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Fatal Admissions: Are Patients Safe?

by Rick Blizzard

According to a 2000 Institute of Medicine (IOM) report, medical errors kill up to 98,000 people annually -- more than those who die from traffic accidents, breast cancer or diabetes. Release of this report sent paroxysms of panic throughout the American healthcare community. On June 15, 2000, the same day the study was released, Sens. and Health, Education, Labor and Pensions Committee members Jim Jeffords, I-Vt., (then a Republican) and Edward M. Kennedy, D-Mass., unveiled legislation on patient safety, and the American Medical Association (AMA) delegates began refining the AMA stance on safety issues.

Effective July 1, 2001, the Joint Commission on Accreditation of Healthcare Organizations (JCAHO) implemented new patient safety standards. According to these standards, preventing medical errors requires "an environment in which patients, their families, and organization staff and leaders can identify and manage actual and potential risks to patient safety." JCAHO also issued a safety guide aimed at patients, titled "Speak Up."

Healthcare Organization Performance in 2001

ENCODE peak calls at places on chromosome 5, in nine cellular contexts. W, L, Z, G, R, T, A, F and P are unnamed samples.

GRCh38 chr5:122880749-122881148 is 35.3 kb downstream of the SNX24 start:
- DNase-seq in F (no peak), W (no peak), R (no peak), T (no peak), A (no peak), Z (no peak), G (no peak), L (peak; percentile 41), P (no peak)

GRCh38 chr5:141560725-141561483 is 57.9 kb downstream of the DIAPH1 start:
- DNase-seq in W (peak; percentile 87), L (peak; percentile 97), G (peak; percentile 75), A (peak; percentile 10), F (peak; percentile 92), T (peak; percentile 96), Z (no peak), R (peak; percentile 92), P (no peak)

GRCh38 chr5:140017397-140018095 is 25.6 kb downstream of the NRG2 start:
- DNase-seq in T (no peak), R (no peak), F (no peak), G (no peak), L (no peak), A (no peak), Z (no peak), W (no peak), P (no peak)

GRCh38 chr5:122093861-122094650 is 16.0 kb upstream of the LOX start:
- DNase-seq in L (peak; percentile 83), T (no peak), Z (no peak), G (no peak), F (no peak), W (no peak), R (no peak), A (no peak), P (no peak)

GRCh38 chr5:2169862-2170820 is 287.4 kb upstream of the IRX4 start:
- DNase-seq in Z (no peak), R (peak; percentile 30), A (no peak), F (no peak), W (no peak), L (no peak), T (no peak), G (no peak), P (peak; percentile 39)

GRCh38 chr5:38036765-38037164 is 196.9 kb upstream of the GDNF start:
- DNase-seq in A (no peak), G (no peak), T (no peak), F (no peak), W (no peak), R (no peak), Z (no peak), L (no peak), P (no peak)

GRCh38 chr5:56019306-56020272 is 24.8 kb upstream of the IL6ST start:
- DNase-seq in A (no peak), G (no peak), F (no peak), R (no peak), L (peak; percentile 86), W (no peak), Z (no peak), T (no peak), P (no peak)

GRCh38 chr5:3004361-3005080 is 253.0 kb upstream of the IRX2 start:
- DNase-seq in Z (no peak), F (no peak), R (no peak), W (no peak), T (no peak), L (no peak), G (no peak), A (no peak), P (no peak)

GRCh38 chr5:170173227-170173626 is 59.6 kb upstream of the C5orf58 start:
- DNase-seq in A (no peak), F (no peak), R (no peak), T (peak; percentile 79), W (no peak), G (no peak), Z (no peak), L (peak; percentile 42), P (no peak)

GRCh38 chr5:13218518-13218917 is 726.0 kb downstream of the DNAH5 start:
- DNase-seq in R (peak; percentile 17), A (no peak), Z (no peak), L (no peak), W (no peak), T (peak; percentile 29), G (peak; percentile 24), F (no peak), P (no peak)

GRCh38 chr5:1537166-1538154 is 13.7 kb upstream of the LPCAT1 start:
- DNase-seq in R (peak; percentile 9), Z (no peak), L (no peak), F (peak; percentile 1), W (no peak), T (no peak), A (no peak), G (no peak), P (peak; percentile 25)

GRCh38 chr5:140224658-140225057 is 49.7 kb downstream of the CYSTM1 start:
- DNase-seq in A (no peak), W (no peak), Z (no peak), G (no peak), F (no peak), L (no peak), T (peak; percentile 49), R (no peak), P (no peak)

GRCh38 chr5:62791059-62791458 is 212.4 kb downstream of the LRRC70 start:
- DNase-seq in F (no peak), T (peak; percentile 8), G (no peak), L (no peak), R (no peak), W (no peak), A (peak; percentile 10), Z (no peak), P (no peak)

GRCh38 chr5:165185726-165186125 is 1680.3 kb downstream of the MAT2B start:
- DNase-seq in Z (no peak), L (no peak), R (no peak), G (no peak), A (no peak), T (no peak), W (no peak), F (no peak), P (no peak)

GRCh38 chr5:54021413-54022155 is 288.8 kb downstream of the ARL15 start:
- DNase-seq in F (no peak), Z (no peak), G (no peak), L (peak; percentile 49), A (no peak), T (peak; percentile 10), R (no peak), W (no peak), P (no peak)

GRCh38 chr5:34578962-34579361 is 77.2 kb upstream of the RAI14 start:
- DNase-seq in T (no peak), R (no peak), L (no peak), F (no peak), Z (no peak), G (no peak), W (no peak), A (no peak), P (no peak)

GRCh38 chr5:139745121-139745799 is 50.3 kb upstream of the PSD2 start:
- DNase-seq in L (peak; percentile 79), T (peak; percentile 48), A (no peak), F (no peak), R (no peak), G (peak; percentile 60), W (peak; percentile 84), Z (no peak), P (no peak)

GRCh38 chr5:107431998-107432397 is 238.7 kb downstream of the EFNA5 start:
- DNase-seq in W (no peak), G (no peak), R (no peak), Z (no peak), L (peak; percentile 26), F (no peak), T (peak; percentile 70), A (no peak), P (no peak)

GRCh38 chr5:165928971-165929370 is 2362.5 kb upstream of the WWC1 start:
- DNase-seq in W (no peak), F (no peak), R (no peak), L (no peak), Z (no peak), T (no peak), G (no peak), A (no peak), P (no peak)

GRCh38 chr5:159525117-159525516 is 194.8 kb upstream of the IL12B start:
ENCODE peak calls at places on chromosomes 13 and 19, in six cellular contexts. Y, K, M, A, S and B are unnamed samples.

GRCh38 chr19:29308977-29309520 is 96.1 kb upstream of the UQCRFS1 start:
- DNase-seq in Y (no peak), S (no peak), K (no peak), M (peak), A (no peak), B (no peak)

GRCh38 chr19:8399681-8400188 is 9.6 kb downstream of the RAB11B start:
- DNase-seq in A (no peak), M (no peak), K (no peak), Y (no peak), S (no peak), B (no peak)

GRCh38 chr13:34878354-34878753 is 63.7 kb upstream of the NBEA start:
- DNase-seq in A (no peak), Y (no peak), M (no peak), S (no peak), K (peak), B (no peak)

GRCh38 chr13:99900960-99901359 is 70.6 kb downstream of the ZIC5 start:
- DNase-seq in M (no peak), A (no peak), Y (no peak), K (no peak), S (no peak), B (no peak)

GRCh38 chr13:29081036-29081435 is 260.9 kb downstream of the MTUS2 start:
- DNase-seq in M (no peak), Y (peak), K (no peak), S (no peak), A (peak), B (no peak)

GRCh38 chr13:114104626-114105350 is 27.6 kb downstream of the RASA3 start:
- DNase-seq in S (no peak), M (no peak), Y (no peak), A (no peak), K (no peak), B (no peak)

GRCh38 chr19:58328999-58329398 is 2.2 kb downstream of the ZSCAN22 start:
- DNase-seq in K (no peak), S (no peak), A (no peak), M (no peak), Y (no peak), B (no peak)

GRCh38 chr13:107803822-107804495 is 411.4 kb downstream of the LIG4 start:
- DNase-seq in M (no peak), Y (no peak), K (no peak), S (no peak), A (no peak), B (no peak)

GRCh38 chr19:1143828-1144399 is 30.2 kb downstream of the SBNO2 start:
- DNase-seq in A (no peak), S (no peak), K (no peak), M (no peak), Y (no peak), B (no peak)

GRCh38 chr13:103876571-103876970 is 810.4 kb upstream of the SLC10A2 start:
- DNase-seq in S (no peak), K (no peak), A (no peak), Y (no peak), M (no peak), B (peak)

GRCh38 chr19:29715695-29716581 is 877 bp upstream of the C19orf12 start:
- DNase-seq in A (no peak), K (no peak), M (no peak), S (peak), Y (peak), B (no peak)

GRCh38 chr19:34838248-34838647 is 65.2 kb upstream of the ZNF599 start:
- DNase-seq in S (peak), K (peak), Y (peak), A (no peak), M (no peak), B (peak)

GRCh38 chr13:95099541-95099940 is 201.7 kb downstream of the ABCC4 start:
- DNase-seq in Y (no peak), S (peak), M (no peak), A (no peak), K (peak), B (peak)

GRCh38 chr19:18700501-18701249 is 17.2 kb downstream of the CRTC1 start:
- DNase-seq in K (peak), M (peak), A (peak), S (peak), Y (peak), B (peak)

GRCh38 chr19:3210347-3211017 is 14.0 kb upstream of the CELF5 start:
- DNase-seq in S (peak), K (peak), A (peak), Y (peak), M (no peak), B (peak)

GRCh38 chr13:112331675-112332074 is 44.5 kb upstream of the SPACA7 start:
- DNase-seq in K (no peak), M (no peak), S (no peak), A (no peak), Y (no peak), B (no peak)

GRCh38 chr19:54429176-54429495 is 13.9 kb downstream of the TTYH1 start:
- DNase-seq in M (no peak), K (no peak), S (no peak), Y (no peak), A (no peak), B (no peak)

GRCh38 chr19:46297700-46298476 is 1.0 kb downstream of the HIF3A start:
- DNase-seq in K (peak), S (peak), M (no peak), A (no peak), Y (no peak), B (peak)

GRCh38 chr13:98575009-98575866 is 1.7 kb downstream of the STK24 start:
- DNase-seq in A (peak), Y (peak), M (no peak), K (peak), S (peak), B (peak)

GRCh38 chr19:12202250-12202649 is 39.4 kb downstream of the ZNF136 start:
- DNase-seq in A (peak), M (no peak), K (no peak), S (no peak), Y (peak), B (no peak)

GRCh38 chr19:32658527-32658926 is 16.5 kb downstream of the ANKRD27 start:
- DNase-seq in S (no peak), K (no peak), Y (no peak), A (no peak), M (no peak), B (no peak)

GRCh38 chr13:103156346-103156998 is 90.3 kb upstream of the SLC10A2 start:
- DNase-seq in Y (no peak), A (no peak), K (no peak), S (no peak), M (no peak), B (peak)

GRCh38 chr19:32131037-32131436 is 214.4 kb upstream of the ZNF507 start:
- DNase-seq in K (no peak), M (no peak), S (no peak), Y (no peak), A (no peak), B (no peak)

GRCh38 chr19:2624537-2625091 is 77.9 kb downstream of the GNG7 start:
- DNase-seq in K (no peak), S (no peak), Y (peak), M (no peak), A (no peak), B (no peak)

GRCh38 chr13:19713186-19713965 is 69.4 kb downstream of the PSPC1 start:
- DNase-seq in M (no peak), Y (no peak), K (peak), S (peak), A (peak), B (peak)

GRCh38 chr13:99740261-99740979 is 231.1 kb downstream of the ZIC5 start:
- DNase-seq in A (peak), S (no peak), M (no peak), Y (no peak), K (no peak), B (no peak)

Responding to JCAHO initiatives, Gallup introduced patient safety questions to its patient loyalty survey core questions in 2001, by asking patients how safe and secure hospital staff made them feel. The graph below depicts the percentage of patients who said they were "very satisfied" with the staff making them feel safe and secure, and compared it to the percentage of patients who were very satisfied with the hospital's services overall.

Clearly, patients are most satisfied (71% "very satisfied") and feel most safe (68% "very satisfied") in outpatient surgery. Only one in two patients in inpatient (50%) and emergency department (47%) settings were "very satisfied" with how safe and secure the staff made them feel. Concern with safety in the emergency department correlates strongly with overall satisfaction in the emergency department. On the other hand, patients tend to be much less satisfied with their feelings of safety and security in the inpatient environment than they are with overall patient service. This suggests that staff members must work harder to cultivate feelings of security among those in the inpatient environment.

Key Points

JCAHO notes that patients, their families, and organizational staff and leaders must work together to identify and manage actual and potential risks to patient safety. While this seems to go without saying, based on the number of lethal medical errors that occur every year, perhaps more overt discussion of this issue is necessary. Clearly, based on Gallup's 2001 patient loyalty survey results, in which 47% of patients in the emergency department and 50% in inpatient settings were "very satisfied" with staff making them feel safe and secure, this aspect of patient care has much room for improvement.

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